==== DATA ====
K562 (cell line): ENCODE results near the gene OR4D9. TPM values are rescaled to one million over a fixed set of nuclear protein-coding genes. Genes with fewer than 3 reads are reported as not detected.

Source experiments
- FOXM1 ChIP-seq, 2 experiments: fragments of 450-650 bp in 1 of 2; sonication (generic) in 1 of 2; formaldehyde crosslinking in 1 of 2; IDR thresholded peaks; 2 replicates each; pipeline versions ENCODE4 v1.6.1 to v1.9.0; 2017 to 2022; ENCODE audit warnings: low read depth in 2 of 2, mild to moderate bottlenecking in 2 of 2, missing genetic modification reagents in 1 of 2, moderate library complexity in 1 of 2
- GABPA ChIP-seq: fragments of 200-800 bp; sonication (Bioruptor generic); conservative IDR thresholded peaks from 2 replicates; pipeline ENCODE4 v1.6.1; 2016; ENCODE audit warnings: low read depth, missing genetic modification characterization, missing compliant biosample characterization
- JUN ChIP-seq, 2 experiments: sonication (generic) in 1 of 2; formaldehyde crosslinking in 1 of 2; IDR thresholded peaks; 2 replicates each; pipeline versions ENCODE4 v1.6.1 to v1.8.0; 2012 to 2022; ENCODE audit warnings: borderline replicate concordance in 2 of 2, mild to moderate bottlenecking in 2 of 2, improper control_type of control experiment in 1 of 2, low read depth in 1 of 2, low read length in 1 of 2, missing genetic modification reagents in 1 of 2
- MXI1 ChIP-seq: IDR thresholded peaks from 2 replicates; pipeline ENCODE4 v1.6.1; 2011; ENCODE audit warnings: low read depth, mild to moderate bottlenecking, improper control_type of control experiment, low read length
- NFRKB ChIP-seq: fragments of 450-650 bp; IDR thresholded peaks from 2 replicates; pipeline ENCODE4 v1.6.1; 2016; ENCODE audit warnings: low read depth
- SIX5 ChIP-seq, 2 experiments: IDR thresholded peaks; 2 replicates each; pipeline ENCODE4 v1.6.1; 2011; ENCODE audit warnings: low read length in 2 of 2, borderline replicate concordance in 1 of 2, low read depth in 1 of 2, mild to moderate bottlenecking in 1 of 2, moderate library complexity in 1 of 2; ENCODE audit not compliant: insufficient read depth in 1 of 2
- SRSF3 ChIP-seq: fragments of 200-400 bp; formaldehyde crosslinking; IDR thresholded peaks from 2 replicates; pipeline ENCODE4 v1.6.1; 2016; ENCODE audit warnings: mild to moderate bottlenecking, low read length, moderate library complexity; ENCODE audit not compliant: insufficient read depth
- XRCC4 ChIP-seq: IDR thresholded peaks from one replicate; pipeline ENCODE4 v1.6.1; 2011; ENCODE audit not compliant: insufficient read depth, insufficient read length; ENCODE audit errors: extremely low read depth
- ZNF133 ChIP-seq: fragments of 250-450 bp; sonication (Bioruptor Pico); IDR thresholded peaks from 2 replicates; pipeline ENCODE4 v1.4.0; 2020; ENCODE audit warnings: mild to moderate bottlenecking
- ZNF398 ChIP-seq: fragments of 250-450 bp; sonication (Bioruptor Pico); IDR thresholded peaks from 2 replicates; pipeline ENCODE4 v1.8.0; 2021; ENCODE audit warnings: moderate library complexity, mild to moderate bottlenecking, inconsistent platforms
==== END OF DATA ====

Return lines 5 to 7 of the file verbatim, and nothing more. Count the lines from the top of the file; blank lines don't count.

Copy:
- JUN ChIP-seq, 2 experiments: sonication (generic) in 1 of 2; formaldehyde crosslinking in 1 of 2; IDR thresholded peaks; 2 replicates each; pipeline versions ENCODE4 v1.6.1 to v1.8.0; 2012 to 2022; ENCODE audit warnings: borderline replicate concordance in 2 of 2, mild to moderate bottlenecking in 2 of 2, improper control_type of control experiment in 1 of 2, low read depth in 1 of 2, low read length in 1 of 2, missing genetic modification reagents in 1 of 2
- MXI1 ChIP-seq: IDR thresholded peaks from 2 replicates; pipeline ENCODE4 v1.6.1; 2011; ENCODE audit warnings: low read depth, mild to moderate bottlenecking, improper control_type of control experiment, low read length
- NFRKB ChIP-seq: fragments of 450-650 bp; IDR thresholded peaks from 2 replicates; pipeline ENCODE4 v1.6.1; 2016; ENCODE audit warnings: low read depth